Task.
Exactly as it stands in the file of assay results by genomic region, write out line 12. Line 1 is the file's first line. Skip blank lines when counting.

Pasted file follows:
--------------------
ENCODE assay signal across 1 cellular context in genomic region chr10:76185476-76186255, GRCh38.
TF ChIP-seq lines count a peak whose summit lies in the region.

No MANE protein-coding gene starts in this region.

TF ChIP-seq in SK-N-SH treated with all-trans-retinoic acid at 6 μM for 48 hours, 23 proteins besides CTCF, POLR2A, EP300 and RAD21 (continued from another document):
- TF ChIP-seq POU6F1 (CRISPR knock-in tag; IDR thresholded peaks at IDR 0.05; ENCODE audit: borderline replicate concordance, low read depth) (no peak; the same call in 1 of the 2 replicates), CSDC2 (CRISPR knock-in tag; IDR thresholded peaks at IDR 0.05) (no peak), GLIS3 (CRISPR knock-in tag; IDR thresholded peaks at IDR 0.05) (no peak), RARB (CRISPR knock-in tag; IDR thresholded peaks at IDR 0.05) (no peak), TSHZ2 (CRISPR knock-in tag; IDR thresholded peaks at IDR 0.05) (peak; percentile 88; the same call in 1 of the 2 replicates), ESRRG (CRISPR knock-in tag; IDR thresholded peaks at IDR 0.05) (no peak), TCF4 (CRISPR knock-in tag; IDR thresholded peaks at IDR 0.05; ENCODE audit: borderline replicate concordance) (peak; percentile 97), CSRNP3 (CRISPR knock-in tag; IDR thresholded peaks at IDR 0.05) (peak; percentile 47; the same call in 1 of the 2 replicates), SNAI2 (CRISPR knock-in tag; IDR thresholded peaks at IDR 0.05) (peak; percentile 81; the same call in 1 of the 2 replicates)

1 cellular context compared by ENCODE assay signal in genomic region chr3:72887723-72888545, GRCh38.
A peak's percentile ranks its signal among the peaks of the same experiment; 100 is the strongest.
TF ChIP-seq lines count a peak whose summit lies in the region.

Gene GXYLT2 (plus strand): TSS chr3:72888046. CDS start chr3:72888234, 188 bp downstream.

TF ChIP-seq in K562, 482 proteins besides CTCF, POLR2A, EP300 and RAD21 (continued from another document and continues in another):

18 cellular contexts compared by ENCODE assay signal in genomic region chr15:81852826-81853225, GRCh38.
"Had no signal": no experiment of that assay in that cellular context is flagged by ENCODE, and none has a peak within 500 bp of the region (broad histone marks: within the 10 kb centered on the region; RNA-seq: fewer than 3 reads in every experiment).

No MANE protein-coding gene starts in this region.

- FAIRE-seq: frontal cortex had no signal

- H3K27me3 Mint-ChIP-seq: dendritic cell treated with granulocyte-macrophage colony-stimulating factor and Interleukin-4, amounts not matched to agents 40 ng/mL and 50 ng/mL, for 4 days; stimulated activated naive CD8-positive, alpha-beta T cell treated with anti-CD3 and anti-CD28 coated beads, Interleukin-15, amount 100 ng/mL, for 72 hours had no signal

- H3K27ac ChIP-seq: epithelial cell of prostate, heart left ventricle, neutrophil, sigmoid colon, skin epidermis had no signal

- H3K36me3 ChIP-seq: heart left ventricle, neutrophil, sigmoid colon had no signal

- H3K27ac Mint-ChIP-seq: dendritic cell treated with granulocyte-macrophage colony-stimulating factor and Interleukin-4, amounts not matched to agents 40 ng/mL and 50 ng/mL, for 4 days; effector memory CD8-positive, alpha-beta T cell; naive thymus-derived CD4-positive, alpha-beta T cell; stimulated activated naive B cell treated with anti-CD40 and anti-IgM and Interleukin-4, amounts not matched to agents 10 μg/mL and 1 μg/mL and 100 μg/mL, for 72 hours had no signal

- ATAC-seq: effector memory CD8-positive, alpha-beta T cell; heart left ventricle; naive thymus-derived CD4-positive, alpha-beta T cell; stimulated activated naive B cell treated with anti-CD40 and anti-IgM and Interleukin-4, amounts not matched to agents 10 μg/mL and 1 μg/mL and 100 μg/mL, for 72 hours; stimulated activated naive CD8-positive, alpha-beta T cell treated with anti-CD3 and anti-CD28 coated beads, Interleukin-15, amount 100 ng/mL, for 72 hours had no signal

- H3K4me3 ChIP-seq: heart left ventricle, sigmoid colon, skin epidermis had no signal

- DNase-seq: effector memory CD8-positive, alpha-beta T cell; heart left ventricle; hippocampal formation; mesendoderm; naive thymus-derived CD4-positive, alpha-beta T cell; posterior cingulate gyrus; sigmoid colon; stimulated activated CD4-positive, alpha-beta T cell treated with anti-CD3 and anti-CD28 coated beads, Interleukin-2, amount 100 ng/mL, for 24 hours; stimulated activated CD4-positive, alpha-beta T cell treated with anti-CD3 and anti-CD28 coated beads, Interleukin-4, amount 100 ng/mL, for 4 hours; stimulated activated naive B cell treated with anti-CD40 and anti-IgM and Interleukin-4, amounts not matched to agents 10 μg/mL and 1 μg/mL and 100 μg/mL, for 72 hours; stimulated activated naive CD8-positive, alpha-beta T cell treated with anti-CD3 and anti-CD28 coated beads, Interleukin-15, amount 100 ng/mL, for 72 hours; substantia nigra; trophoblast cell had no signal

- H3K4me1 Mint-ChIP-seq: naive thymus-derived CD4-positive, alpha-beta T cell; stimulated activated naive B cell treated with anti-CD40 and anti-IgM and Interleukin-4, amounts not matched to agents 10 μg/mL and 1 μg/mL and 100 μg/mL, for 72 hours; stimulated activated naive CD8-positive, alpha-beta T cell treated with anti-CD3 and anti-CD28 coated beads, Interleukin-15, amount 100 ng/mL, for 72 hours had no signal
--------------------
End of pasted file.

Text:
"Had no signal": no experiment of that assay in that cellular context is flagged by ENCODE, and none has a peak within 500 bp of the region (broad histone marks: within the 10 kb centered on the region; RNA-seq: fewer than 3 reads in every experiment).